Results of the study demonstrate there is little crossover of the ESBL–E. coli bacteria between humans and animals. Livermore points out this means the bacteria are being primarily spread from one person to another. Although there are some varieties of ESBL that do not cause disease, those that are dangerous are proliferating. He goes on to say:7
“Rather — and unpalatably — the likeliest route of transmission for ESBL-E.coli is directly from human to human, with fecal particles from one person reaching the mouth of another. Here — in the case of ESBL-E.coli — it’s much more important to wash your hands after going to the toilet.”
Washing your hands is one of the primary strategies available to help prevent the spread of illness causing bacteria and viruses. Yet, several studies have found those using public restrooms are leaving without washing their hands.
As reported in a study from Michigan State University, 95% did not wash their hands long enough to kill germs. Leaders of a study in Britain found 84% were not washing their hands long enough to reduce the spread of infection. Using proper hand-washing techniques removes microbes and viruses you may spread when you touch your mouth, eyes and nose.
Infections that trigger a cold or diarrhea may spread when an infected person touches an inanimate object, such as a shopping cart or table, transferring the germs. You then pick it up when you touch the object. In one study by the U.S. military, researchers found after two years of using proper hand-washing techniques, 45% of the participants had fewer cases of respiratory illness.
When and How to Wash Your Hands
When in doubt, wash your hands. It’s important to clean your hands before or after different types of activities. This list may help you determine if it’s time to head to the sink for this reason.
When your hands are visibly soiled
After coming in from outside
Often during cold and flu season
Before sitting down to eat
After coughing or sneezing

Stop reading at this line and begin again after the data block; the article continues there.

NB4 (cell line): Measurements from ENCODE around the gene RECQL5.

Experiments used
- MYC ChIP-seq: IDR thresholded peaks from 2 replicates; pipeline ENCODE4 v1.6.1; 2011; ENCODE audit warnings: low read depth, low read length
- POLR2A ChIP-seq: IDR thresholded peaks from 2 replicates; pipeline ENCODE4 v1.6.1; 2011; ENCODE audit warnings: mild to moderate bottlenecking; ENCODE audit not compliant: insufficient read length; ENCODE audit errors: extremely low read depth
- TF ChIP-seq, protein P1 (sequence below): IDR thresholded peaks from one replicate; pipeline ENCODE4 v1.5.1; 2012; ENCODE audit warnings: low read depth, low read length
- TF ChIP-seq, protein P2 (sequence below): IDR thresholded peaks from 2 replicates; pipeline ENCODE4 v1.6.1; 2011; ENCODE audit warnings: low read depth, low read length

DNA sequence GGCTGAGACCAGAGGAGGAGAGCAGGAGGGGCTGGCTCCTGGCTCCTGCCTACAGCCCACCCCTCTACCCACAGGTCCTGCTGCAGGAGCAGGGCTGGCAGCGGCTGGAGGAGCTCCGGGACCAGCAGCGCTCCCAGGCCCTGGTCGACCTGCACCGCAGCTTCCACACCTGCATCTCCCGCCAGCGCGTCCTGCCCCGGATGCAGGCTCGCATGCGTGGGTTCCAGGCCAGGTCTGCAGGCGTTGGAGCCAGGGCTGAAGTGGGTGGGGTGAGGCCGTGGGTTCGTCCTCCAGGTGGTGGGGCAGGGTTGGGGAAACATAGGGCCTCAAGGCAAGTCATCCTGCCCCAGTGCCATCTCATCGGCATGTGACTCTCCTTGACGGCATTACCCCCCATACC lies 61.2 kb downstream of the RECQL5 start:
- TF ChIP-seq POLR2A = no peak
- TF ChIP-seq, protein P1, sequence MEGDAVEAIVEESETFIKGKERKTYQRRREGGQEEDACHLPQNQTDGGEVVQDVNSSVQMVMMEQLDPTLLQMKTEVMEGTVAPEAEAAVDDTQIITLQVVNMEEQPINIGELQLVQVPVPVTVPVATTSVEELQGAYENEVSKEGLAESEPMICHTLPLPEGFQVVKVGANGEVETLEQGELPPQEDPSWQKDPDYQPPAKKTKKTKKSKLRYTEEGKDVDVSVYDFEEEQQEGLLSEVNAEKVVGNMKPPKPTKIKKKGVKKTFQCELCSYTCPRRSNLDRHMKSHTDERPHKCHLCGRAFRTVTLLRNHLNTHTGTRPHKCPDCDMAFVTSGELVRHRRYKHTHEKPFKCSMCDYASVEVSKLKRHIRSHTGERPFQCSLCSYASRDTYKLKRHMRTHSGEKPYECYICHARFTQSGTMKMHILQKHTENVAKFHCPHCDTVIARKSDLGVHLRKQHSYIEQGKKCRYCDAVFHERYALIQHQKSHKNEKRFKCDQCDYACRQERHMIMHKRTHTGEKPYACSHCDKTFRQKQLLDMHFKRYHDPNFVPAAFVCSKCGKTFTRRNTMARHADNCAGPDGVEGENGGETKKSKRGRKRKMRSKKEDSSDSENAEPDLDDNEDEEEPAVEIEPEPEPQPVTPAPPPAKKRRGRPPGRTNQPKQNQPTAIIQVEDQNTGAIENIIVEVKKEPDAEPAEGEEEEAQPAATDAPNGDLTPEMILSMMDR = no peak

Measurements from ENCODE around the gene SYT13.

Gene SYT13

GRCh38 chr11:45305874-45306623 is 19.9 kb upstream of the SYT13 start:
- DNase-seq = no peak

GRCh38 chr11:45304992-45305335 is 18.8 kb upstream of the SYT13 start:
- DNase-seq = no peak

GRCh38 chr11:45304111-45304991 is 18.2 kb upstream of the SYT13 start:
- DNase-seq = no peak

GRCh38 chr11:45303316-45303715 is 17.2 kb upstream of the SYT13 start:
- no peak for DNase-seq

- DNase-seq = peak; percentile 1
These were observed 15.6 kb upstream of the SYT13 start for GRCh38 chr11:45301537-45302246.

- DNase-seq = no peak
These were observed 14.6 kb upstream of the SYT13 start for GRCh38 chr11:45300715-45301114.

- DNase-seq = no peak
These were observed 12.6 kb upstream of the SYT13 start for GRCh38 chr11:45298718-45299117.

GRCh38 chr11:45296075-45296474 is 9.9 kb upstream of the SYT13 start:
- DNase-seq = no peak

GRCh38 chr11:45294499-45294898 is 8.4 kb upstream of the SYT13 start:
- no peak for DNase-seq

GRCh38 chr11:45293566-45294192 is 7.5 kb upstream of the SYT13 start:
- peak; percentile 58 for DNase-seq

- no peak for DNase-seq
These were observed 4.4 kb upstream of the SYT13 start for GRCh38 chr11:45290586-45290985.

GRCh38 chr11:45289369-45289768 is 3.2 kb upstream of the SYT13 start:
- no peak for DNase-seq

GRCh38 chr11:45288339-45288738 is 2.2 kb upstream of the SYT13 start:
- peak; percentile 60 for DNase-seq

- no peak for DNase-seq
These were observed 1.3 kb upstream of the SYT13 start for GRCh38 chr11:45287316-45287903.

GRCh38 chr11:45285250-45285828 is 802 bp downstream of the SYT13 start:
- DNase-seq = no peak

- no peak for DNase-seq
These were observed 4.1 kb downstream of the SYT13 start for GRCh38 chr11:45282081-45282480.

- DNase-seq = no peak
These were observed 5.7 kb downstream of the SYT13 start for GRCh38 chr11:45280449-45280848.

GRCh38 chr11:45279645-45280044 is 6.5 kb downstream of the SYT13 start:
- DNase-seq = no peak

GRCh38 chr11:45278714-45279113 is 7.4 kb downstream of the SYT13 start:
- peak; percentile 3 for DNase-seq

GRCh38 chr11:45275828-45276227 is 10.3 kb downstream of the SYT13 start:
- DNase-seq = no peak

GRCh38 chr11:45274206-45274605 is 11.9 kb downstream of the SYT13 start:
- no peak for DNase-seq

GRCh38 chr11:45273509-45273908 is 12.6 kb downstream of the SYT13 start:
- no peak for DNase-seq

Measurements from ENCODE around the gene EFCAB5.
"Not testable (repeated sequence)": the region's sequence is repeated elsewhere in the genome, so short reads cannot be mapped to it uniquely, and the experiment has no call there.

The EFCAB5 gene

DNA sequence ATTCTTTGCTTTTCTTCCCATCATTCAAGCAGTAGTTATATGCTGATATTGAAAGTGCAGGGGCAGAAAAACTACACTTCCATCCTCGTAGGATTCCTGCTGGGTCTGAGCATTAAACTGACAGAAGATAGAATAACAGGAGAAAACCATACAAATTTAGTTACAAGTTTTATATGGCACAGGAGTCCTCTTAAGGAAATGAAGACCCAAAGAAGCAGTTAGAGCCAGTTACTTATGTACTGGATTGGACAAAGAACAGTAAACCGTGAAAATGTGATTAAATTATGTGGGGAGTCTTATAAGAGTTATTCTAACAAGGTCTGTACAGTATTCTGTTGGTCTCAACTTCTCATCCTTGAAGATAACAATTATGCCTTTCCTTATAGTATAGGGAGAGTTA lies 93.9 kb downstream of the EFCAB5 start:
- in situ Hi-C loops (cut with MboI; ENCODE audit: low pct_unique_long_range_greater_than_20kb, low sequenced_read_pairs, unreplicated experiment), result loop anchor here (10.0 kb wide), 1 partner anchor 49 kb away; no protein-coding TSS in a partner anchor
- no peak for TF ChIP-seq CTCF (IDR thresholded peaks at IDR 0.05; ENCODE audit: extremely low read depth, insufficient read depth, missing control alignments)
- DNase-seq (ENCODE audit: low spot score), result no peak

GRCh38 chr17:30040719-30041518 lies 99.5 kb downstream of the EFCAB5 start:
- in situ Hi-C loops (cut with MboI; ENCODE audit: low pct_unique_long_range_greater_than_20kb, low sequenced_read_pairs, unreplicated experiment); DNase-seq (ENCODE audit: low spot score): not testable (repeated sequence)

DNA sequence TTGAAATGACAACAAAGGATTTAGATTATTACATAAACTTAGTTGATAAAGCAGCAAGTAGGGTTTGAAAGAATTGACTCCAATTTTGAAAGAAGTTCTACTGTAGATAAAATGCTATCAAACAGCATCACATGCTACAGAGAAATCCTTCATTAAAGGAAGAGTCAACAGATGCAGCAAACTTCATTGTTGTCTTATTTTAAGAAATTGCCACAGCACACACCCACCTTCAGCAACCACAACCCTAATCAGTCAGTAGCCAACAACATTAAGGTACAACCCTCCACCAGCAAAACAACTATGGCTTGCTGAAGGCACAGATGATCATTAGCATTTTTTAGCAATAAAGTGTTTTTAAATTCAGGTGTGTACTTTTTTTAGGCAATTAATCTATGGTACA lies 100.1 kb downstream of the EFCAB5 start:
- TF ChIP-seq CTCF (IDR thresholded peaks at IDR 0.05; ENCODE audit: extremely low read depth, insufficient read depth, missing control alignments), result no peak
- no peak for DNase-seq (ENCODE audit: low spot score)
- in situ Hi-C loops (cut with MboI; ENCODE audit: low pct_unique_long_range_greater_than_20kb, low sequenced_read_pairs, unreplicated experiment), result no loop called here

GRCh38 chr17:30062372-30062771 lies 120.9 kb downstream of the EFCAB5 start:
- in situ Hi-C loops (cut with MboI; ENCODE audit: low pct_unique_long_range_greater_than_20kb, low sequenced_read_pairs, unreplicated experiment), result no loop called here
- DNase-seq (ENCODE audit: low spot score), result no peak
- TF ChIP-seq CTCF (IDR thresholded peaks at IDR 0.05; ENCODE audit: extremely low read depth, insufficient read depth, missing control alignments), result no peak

Visiting or caring for sick people
After playing with children or handling children’s toys
After handling garbage, using the phone or shaking hands
After touching your pet, pet food, pet treats or animal waste
After going to the bathroom or changing a diaper
Before and after handling food, being especially careful with raw eggs, meat, seafood and poultry
After coming home from the grocery store, school, the mall or church where you may have touched contaminated objects
Using the correct technique to wash your hands will help reduce the number of harmful bacteria you may inadvertently transfer to others. To be truly effective for disease control, consider the following guidelines:
• Use warm, running water and a mild soap. You do NOT need antibacterial soap, and this has been scientifically verified. Even those from the U.S. Food and Drug Administration state,8 “There is currently no evidence that [antibacterial soaps] are any more effective at preventing illness than washing with plain soap and water.
Further, some data suggest long-term exposure to certain active ingredients used in antibacterial products — for example, triclosan (liquid soaps) and triclocarban (bar soaps) — could pose health risks, such as bacterial resistance or hormonal effects.”
• Start with wet hands, add soap and work up a good lather, all the way up to your wrists, scrubbing for at least 15 or 20 seconds (most people only wash for about six seconds). A good way to time this is to sing the “Happy Birthday” song twice.
• Make sure you cover all surfaces, including the backs of your hands, wrists, between your fingers and around and below your fingernails. Rinse thoroughly under running water.
• Thoroughly dry your hands, ideally using a paper towel. In public places, also use a paper towel to open the door as a protection from germs the handles may harbor.
Too Much Hand Washing May Increase Your Risk of Infection
More of a good thing is not always a better thing. In fact, washing your hands too frequently may increase your risk of getting sick. As you wash your hands, it removes protective oils that increase the risk of skin cracks that allow bacteria under your skin and into your body. Once you remove more oils than your skin can produce, it can become challenging to heal, especially in dry winter air.
You may face the same challenge if you shower more than once a day, especially in the winter. It’s also important to remember not all bacteria living on your skin are harmful. In other words, living under “clean” conditions does not mean living bacteria-free. Using DNA sequencing, scientists have found a vast diversity of bacteria growing in different areas of the human body.
For instance, the bacteria growing on your elbows is different from the bacteria growing on your knees. While it is important to wash your hands after leaving the bathroom or handling raw meat, simple exposure is not the sole determinant of whether or not you get sick.
Another factor is the state of your immune system, which dictates your bodily response. There are many factors that influence your immune system over which you have control. Getting quality sleep, supporting your gut microbiome, enjoying sensible sun exposure, limiting sugar consumption and paying attention to nutrition are all strategies that have a significant impact on your immune system.